It was on Tuesday 11 May 2021 that we first heard rumours of an upcoming filibuster in Parliament. None of us at the Records Office had experienced it ourselves, but most of us had heard enough to know what was in store for us.
A filibuster is when one or more members of a legislative assembly prolong a debate in order to prevent or delay a legislative action. The history of filibusters reaches all the way back to the Senate of Ancient Rome, although in modern times it is perhaps better known from the American Senate. In Finland, a filibuster is called “jarrutuskeskustelu”, which means “obstruction debate”.
Filibusters in the Parliament of Finland are possible because, according to the constitution, a Member of Parliament has an unlimited right to speak, although the political parties have agreed to limit speeches to five or seven minutes in regular debates.
There have been half a dozen major filibusters during the 115 years of the unicameral parliament of Finland, the longest lasting approximately a week. The previous filibuster was in 1994, when some Members of Parliament tried to delay Finland’s decision on joining the EU. It lasted for 99 hours uninterrupted.
So what is different now?
This filibuster had great potential for international repercussions. Mostly the filibusters in Finland have dealt with domestic matters, but this one concerned Finland’s participation in the European Union’s €750 billion Covid-19 recovery plan. Some of the MPs—the nationalist True Finns party in particular—opposed the deal and considered it unfavourable for Finland, aiming to obstruct Parliament in passing the deal. Since the recovery plan had to be ratified by every country in the Union, turning it down could have had a major impact on the entire plan, or at least caused great uncertainty throughout the Union. In that sense, the stakes were high.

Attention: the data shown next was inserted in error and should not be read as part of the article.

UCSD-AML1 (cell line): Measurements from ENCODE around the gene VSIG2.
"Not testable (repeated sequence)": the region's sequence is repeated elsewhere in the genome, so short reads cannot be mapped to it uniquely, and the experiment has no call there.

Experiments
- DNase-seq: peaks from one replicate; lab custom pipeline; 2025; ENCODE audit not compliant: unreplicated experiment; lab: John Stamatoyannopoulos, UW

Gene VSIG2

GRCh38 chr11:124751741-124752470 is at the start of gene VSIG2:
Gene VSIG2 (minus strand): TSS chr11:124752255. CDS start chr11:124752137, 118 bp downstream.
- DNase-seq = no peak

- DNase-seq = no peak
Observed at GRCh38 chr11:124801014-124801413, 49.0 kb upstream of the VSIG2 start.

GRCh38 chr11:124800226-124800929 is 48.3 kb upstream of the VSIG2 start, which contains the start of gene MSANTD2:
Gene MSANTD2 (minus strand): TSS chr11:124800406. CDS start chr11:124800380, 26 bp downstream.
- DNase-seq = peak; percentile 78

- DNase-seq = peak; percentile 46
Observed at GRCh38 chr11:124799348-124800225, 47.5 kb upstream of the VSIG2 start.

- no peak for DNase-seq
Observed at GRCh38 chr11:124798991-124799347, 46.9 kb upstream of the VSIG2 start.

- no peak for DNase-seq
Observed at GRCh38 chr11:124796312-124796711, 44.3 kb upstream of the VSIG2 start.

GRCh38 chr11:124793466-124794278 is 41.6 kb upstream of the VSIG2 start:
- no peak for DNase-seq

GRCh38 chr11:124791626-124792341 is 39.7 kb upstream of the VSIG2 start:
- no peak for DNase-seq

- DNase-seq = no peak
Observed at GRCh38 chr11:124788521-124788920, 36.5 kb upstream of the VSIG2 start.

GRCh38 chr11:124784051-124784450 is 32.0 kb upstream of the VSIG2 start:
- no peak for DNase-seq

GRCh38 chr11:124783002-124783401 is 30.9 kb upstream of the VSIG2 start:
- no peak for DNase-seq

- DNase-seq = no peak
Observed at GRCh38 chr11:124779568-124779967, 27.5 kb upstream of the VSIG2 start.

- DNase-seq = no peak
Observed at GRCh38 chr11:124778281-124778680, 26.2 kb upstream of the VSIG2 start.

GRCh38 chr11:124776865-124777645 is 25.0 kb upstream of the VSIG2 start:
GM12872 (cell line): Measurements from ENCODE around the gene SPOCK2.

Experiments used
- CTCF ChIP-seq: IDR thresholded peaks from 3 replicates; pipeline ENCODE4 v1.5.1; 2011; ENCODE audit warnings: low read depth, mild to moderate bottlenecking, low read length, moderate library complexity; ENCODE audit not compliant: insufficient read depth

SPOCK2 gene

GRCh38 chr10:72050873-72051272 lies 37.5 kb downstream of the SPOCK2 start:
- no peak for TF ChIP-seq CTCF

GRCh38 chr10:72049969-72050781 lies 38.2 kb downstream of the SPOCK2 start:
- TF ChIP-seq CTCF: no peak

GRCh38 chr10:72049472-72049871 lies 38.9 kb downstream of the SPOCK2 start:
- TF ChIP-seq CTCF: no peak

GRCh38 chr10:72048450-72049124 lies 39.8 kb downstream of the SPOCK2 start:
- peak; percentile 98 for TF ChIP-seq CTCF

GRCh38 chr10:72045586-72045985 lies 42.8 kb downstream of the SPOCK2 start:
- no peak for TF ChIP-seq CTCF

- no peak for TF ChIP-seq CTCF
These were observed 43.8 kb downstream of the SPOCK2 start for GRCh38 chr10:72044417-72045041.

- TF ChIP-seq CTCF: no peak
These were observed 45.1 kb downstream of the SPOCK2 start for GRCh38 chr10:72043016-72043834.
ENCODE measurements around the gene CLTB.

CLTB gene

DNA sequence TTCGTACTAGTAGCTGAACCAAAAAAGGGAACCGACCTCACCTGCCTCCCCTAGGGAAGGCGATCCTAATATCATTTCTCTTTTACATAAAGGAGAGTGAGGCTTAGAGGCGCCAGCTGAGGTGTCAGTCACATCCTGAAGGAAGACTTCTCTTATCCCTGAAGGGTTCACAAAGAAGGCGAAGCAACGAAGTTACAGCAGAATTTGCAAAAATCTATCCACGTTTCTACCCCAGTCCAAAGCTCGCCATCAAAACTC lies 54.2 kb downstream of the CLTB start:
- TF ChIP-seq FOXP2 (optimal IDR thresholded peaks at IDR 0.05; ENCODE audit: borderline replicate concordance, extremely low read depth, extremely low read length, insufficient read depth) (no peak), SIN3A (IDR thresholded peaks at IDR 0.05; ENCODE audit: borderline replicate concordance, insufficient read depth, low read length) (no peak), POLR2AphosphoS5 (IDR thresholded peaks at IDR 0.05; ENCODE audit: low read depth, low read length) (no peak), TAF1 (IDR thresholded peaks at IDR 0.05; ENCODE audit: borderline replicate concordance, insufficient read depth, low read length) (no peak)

From a parliamentary reporter’s point of view, a filibuster creates many kinds of stress. Uncertainty is one of them. Often filibusters aim to prolong a debate past a certain date to prevent a decision, but this time the voting was just supposed to be held after the debate, so there was no definite end point. Some members of the True Finns Party threatened to keep the debate going until Midsummer—24 June—and, although most of us probably did not take it seriously, it contributed to the uncertainty: if a debate goes on uninterrupted for days or even weeks, how will it affect your physical and mental health and your private life?
Another stress factor is the sudden change of plans. As parliamentary reporters, we are used to irregular shifts, but not to debates that go on for multiple days. Since Thursday 13 May was a national holiday, many of us had applied for a long weekend off, only to see these plans cancelled and turned into a weekend of work.
Yet another concern was, of course, the physical part: staying healthy and getting some rest while trying to keep up with the pace of the debate. In the previous filibuster in 1994, employees were extremely exhausted because they had only a few hours of rest and there were very few freelancers able to help out. We have heard many stories about how it took several weeks for the employees to recover.
The 2021 filibuster, although technically divided into a few separate debates, started Tuesday 11 May in the afternoon. The first debate lasted some 14 hours until the matter was adjourned until the next afternoon, so many of us had worked up to 19 hours on the first day.